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Thursday, May 10, 2012

Evidence of a Biblical Cult at the Time of King David

For the first time, archaeologists have uncovered shrines from the time of the early Biblical kings in the Holy Land, providing the earliest evidence of a cult, they say.

Excavation within the remains of the roughly 3,000-year-old fortified city of Khirbet Qeiyafa, located about 19 miles (30 kilometers) southwest of Jerusalem, have revealed three large rooms used as shrines, along with artifacts, including tools, pottery and objects, such as alters associated with worship.

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The discoveries offer a clue to the timing, since they contain none of the human or animal figurines common at other sites. No bones from pigs showed up here or elsewhere in the city.

"This suggests that the population of Khirbet Qeiyafa observed two Biblical bans — on pork and on graven images — and thus practiced a different cult than that of the Canaanites or the Philistines," Garfinkel said in a press release issued by the university. The discoveries also offer support for the Biblical depiction of King David, he said.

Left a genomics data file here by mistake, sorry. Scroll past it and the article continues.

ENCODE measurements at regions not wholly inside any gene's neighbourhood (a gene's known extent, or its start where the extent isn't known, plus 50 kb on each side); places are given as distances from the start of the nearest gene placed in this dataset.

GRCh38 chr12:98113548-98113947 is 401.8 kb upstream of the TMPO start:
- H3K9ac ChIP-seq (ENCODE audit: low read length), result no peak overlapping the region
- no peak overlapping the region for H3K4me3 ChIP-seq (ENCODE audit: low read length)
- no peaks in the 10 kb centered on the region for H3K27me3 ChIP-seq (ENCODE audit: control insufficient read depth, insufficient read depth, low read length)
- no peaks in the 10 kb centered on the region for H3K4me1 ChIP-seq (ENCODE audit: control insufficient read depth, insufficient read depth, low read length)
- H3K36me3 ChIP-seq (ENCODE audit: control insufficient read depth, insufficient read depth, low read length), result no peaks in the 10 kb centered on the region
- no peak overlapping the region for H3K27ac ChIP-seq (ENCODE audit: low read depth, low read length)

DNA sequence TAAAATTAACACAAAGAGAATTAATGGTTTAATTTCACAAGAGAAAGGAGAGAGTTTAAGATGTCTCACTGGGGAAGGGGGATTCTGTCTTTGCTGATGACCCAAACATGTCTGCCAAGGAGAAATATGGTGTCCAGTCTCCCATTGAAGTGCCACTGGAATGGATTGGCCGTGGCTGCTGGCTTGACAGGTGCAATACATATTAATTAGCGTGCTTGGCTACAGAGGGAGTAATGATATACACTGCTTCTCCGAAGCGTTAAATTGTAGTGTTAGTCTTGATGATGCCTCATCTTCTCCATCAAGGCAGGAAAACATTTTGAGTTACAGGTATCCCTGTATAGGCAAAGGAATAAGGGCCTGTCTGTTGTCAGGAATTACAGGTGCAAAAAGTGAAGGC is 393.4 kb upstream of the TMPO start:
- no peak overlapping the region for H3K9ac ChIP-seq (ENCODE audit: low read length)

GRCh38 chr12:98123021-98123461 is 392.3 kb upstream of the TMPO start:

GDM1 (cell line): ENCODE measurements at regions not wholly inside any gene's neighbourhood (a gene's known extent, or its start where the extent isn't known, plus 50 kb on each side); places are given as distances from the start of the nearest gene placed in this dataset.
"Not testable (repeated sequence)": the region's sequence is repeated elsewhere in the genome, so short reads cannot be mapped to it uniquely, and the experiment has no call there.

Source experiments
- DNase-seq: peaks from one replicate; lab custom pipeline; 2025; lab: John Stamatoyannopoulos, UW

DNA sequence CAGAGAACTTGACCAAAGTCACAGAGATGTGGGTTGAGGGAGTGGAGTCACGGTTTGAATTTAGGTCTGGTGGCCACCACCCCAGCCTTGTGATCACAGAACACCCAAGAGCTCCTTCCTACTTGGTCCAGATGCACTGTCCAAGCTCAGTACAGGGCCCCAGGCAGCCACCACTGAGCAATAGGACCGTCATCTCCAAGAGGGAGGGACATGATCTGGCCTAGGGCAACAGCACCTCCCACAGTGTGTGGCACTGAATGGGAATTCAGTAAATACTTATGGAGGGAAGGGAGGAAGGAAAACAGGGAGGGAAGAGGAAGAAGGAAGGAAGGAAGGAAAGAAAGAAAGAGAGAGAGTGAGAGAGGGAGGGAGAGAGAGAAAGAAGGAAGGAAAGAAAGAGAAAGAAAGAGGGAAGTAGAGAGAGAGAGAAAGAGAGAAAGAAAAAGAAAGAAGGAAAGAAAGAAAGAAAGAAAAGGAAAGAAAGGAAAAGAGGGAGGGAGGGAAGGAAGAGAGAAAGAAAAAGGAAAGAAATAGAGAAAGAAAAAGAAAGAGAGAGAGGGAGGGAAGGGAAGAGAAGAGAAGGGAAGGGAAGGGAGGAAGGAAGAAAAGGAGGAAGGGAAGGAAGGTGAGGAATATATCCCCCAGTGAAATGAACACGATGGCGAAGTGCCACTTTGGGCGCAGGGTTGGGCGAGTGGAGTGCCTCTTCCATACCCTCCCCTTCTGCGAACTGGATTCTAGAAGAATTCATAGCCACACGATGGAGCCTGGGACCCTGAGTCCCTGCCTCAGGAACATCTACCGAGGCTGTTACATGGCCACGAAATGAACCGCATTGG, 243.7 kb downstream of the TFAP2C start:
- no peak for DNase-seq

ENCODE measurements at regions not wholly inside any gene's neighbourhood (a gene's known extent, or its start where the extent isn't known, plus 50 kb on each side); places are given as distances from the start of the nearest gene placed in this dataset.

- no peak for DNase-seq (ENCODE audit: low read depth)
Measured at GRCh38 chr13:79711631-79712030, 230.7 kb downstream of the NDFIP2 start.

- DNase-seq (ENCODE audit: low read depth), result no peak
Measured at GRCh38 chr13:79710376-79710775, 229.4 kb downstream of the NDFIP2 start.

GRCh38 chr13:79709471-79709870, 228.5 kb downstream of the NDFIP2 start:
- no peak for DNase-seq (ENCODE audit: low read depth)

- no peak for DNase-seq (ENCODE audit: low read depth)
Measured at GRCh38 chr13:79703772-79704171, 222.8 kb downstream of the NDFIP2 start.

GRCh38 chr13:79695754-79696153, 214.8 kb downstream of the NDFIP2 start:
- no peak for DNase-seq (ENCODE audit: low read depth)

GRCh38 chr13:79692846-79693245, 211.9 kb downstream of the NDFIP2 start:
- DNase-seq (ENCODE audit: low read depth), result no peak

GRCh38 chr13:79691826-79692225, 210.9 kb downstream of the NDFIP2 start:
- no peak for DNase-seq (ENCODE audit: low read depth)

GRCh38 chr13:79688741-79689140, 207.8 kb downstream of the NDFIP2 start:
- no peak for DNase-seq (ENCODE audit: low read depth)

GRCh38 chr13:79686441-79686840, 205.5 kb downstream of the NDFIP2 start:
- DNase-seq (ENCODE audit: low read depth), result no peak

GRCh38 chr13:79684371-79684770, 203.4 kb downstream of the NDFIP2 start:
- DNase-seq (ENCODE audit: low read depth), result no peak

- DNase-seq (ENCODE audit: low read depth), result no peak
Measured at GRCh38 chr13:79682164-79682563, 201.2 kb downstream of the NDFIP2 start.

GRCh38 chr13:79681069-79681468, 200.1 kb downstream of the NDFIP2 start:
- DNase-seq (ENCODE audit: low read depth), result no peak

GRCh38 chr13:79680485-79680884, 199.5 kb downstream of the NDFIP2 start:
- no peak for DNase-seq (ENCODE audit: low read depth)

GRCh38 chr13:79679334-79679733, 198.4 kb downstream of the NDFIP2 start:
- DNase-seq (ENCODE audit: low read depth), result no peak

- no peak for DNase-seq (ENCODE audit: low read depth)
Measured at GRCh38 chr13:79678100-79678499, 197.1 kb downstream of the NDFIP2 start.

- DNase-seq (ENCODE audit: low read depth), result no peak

Garfinkel suggests some of the features and styles of the structures appear analogous to those described in the Bible. For instance, one of the shrines, the clay one, is decorated with an elaborate fa├žade that includes two guardian lions, two pillars, folded textile and three birds standing on the roof. The two pillars are suggestive, he said, of Yachin and Boaz described in the Bible as belonging to Solomon's Temple.
More at the Cosmic Log at MSNBC.

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